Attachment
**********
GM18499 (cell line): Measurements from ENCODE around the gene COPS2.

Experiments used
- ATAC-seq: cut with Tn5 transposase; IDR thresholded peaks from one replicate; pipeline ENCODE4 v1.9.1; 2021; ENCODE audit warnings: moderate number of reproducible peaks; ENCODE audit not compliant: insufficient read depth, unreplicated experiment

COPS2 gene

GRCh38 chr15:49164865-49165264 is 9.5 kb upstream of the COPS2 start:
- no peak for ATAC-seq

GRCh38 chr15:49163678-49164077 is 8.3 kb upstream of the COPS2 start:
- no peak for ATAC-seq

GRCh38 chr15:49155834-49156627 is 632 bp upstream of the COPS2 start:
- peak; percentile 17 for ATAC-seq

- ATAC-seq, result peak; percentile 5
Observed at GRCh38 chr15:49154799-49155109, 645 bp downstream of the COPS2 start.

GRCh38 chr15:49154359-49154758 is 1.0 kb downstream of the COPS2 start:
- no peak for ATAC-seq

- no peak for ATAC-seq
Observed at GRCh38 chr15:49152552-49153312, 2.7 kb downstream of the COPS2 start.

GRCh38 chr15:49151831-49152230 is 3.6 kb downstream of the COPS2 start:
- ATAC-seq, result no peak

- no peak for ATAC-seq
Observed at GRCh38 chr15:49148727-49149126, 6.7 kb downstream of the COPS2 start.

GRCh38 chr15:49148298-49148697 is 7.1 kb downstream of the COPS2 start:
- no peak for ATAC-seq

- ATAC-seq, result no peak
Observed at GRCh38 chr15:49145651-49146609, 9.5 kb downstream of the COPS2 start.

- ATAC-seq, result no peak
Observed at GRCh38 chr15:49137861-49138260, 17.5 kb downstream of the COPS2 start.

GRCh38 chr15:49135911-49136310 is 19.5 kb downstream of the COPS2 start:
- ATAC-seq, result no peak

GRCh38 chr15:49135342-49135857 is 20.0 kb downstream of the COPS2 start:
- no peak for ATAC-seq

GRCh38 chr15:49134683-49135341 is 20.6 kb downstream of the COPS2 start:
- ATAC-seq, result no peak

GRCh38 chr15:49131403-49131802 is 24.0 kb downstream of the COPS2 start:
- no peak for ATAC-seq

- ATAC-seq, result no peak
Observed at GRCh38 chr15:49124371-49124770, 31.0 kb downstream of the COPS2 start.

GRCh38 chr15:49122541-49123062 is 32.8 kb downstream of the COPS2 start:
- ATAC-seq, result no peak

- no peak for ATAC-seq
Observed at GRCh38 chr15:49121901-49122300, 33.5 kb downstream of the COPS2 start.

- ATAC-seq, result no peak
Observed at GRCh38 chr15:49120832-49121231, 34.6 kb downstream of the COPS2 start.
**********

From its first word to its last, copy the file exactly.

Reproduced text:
GM18499 (cell line): Measurements from ENCODE around the gene COPS2.

Experiments used
- ATAC-seq: cut with Tn5 transposase; IDR thresholded peaks from one replicate; pipeline ENCODE4 v1.9.1; 2021; ENCODE audit warnings: moderate number of reproducible peaks; ENCODE audit not compliant: insufficient read depth, unreplicated experiment

COPS2 gene

GRCh38 chr15:49164865-49165264 is 9.5 kb upstream of the COPS2 start:
- no peak for ATAC-seq

GRCh38 chr15:49163678-49164077 is 8.3 kb upstream of the COPS2 start:
- no peak for ATAC-seq

GRCh38 chr15:49155834-49156627 is 632 bp upstream of the COPS2 start:
- peak; percentile 17 for ATAC-seq

- ATAC-seq, result peak; percentile 5
Observed at GRCh38 chr15:49154799-49155109, 645 bp downstream of the COPS2 start.

GRCh38 chr15:49154359-49154758 is 1.0 kb downstream of the COPS2 start:
- no peak for ATAC-seq

- no peak for ATAC-seq
Observed at GRCh38 chr15:49152552-49153312, 2.7 kb downstream of the COPS2 start.

GRCh38 chr15:49151831-49152230 is 3.6 kb downstream of the COPS2 start:
- ATAC-seq, result no peak

- no peak for ATAC-seq
Observed at GRCh38 chr15:49148727-49149126, 6.7 kb downstream of the COPS2 start.

GRCh38 chr15:49148298-49148697 is 7.1 kb downstream of the COPS2 start:
- no peak for ATAC-seq

- ATAC-seq, result no peak
Observed at GRCh38 chr15:49145651-49146609, 9.5 kb downstream of the COPS2 start.

- ATAC-seq, result no peak
Observed at GRCh38 chr15:49137861-49138260, 17.5 kb downstream of the COPS2 start.

GRCh38 chr15:49135911-49136310 is 19.5 kb downstream of the COPS2 start:
- ATAC-seq, result no peak

GRCh38 chr15:49135342-49135857 is 20.0 kb downstream of the COPS2 start:
- no peak for ATAC-seq

GRCh38 chr15:49134683-49135341 is 20.6 kb downstream of the COPS2 start:
- ATAC-seq, result no peak

GRCh38 chr15:49131403-49131802 is 24.0 kb downstream of the COPS2 start:
- no peak for ATAC-seq

- ATAC-seq, result no peak
Observed at GRCh38 chr15:49124371-49124770, 31.0 kb downstream of the COPS2 start.

GRCh38 chr15:49122541-49123062 is 32.8 kb downstream of the COPS2 start:
- ATAC-seq, result no peak

- no peak for ATAC-seq
Observed at GRCh38 chr15:49121901-49122300, 33.5 kb downstream of the COPS2 start.

- ATAC-seq, result no peak
Observed at GRCh38 chr15:49120832-49121231, 34.6 kb downstream of the COPS2 start.